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ATI Radeon 4890 shows its face

DailyTech has been able to "acquire" an ATI Radeon HD 4890 video card from one of our sources. Although we don't disclose names in order to protect our sources, we are able to say that the card arrived from Taiwan.

The Radeon HD 4890 features the RV790 core, which we are able to confirm runs at a core clock of 850MHz. We have heard that it is capable of more, but that will be up to individual board partners. The chip is not just an overclocked RV770, as there are a few tweaks and modifications that we are still investigating.

The card also features 1GB of memory via eight GDDR5 chips from Qimonda, which declared insolvency in January. The reference card we have is set to 3900 MHz effective, and we expect most of ATI's board partners to do the same. This provides 124.8 GB/s of bandwidth.

Samsung could emerge as a source for GDDR5 chips if Qimonda is forced to halt production. It recently announced 50nm production of GDDR5 chips, which it claimed was capable of 7 Gb/s.

Pricing and launch dates are still being adjusted at this time. AMD recently tried to lower prices on its Radeon 4870 and 4850 cards, but its board partners believe that the performance of the Radeon 4870 is too good  to lower prices further.

The Radeon 4890 will probably be priced moderately above the 4870, but still far below NVIDIA's GTX 280. The GTX 280 should not be confused with the mobile GTX 280M part, which is actually a rebadged GTS 250/9800 GTX+.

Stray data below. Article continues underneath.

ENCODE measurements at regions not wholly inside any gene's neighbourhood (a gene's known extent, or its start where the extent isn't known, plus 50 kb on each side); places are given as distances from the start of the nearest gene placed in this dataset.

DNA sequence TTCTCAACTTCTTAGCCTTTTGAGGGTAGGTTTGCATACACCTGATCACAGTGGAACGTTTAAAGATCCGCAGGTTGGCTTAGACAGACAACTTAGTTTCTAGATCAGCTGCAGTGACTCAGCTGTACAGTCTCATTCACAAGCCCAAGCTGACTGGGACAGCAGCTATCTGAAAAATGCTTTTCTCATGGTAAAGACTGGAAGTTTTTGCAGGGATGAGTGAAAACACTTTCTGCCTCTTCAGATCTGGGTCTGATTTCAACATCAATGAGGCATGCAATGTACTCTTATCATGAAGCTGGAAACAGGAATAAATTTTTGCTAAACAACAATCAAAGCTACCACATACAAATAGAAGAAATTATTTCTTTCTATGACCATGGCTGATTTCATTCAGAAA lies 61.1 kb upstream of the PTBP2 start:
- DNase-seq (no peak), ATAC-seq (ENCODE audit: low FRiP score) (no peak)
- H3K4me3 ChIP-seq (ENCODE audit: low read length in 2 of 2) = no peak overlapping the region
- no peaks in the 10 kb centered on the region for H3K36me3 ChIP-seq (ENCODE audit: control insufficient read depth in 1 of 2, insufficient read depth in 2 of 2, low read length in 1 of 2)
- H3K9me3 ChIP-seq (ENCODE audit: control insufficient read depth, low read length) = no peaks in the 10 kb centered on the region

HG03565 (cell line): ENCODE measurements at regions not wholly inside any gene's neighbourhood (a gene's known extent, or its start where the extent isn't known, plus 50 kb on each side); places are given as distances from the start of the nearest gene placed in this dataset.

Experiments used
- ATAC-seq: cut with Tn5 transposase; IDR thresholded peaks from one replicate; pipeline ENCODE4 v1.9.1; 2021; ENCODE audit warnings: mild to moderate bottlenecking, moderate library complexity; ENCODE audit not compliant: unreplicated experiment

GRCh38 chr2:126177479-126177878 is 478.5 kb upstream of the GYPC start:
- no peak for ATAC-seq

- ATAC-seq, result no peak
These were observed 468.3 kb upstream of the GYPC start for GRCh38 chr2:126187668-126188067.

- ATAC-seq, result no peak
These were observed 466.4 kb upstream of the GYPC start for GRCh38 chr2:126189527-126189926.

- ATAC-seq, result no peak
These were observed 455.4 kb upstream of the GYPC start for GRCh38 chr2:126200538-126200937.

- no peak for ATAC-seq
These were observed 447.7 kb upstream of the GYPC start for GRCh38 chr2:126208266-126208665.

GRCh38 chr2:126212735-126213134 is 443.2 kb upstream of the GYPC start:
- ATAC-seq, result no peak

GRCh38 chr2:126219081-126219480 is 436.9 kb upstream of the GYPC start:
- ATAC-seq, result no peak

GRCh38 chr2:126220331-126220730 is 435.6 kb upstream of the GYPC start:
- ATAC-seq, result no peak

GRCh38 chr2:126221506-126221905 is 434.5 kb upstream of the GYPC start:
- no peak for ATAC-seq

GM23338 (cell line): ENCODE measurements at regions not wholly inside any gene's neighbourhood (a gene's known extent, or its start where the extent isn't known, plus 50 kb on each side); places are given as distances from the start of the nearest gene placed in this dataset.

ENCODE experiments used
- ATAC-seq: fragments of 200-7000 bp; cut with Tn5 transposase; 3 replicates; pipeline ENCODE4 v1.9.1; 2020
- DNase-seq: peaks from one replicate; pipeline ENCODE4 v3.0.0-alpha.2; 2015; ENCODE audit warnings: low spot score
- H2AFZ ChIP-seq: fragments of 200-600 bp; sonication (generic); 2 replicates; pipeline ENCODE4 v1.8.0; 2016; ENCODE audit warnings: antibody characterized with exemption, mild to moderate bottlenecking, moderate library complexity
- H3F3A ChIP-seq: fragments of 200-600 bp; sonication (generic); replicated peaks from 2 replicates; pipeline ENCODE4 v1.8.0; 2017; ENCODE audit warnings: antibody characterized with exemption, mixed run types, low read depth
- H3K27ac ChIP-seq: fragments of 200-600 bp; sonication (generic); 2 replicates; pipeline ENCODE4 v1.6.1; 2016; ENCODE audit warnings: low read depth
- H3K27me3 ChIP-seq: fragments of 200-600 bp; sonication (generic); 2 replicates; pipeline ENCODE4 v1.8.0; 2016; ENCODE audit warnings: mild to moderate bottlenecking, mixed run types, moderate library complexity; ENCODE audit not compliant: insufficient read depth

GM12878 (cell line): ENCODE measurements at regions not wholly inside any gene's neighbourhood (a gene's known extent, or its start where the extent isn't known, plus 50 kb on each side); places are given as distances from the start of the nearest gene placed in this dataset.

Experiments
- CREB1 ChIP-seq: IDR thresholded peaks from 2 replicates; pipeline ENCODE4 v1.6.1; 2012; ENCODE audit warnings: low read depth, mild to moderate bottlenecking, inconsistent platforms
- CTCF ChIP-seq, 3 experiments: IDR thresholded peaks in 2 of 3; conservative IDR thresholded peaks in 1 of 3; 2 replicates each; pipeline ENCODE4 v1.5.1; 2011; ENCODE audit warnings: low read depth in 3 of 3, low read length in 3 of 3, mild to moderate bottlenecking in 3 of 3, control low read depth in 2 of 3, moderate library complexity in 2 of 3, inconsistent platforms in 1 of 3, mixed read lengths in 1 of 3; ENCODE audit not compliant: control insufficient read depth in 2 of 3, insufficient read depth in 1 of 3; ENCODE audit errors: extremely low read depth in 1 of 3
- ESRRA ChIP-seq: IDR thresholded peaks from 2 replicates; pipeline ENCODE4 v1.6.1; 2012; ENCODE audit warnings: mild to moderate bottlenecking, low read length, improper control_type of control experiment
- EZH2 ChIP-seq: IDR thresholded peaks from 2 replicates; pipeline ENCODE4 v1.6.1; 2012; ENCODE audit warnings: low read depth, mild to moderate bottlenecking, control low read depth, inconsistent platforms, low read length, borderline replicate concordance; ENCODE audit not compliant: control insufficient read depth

There are new drivers coming out next week that will have increased performance for the Radeon 4890 cards, which will invalidate all current benchmarks that have leaked out

More details will be unveiled next week at the Game Developers Conference. DailyTech will be testing the card this weekend.

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RE: Please, please, please
By MadMan007 on 3/19/2009 2:16:18 PM , Rating: 5
Pretty much all of the arguments you listed can have either 3DMark or blank game inserted and still be valid, different games don't always have corresponding results either. 3DMark is just another benchmark like any game. It does provide some low-level information that games don't though like the specific shader tests and whatnot. It's sort of like HDTach for hard drives in that you an idea things are working right but doesn't always correspond to real-world program use.

RE: Please, please, please
By The0ne on 3/19/2009 3:18:41 PM , Rating: 2
Test apps just needs to be done better that's all. I wouldn't want to be testing hardware on games solely simply because of the unreliability of the game itself. I rather have a proper tool that allows you to perform your test consistently, effectively and accurately rather than relying on a game, mostly, aren't consistent in the content being tested (weather, effects, position, etc.) That's what tools are for.

And yes, you don't get to play on the tool *roll eyes* you do play the game.

RE: Please, please, please
By just4U on 3/20/2009 1:21:04 AM , Rating: 1
I always reference 3dmark scores as a gauge. It's designed to test your systems performance so it's relevant for what it's used for.

"A politician stumbles over himself... Then they pick it out. They edit it. He runs the clip, and then he makes a funny face, and the whole audience has a Pavlovian response." -- Joe Scarborough on John Stewart over Jim Cramer

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